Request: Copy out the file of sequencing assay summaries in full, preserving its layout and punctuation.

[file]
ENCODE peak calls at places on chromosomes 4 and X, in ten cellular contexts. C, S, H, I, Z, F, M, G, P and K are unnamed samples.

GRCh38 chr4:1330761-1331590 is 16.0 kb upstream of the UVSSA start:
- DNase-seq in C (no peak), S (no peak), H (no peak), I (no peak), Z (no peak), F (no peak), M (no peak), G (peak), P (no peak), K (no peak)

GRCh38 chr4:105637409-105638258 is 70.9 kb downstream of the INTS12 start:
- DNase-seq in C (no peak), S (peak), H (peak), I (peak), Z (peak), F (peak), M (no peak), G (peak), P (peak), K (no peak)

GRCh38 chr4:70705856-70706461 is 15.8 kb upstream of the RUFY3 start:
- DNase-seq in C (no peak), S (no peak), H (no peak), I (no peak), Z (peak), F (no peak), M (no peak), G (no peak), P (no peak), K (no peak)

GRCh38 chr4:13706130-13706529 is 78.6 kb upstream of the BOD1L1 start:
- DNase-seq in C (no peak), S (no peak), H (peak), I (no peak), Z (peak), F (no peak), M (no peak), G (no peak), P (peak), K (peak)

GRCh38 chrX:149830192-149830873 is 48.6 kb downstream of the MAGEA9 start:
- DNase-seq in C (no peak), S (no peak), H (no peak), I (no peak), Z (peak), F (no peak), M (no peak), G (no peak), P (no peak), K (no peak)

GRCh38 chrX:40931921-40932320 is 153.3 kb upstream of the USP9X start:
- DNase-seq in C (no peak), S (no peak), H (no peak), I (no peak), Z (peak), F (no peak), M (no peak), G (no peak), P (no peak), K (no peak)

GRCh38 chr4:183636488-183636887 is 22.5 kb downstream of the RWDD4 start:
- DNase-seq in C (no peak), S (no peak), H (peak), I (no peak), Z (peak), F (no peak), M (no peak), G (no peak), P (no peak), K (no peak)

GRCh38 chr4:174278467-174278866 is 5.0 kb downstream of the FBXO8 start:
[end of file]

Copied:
ENCODE peak calls at places on chromosomes 4 and X, in ten cellular contexts. C, S, H, I, Z, F, M, G, P and K are unnamed samples.

GRCh38 chr4:1330761-1331590 is 16.0 kb upstream of the UVSSA start:
- DNase-seq in C (no peak), S (no peak), H (no peak), I (no peak), Z (no peak), F (no peak), M (no peak), G (peak), P (no peak), K (no peak)

GRCh38 chr4:105637409-105638258 is 70.9 kb downstream of the INTS12 start:
- DNase-seq in C (no peak), S (peak), H (peak), I (peak), Z (peak), F (peak), M (no peak), G (peak), P (peak), K (no peak)

GRCh38 chr4:70705856-70706461 is 15.8 kb upstream of the RUFY3 start:
- DNase-seq in C (no peak), S (no peak), H (no peak), I (no peak), Z (peak), F (no peak), M (no peak), G (no peak), P (no peak), K (no peak)

GRCh38 chr4:13706130-13706529 is 78.6 kb upstream of the BOD1L1 start:
- DNase-seq in C (no peak), S (no peak), H (peak), I (no peak), Z (peak), F (no peak), M (no peak), G (no peak), P (peak), K (peak)

GRCh38 chrX:149830192-149830873 is 48.6 kb downstream of the MAGEA9 start:
- DNase-seq in C (no peak), S (no peak), H (no peak), I (no peak), Z (peak), F (no peak), M (no peak), G (no peak), P (no peak), K (no peak)

GRCh38 chrX:40931921-40932320 is 153.3 kb upstream of the USP9X start:
- DNase-seq in C (no peak), S (no peak), H (no peak), I (no peak), Z (peak), F (no peak), M (no peak), G (no peak), P (no peak), K (no peak)

GRCh38 chr4:183636488-183636887 is 22.5 kb downstream of the RWDD4 start:
- DNase-seq in C (no peak), S (no peak), H (peak), I (no peak), Z (peak), F (no peak), M (no peak), G (no peak), P (no peak), K (no peak)

GRCh38 chr4:174278467-174278866 is 5.0 kb downstream of the FBXO8 start: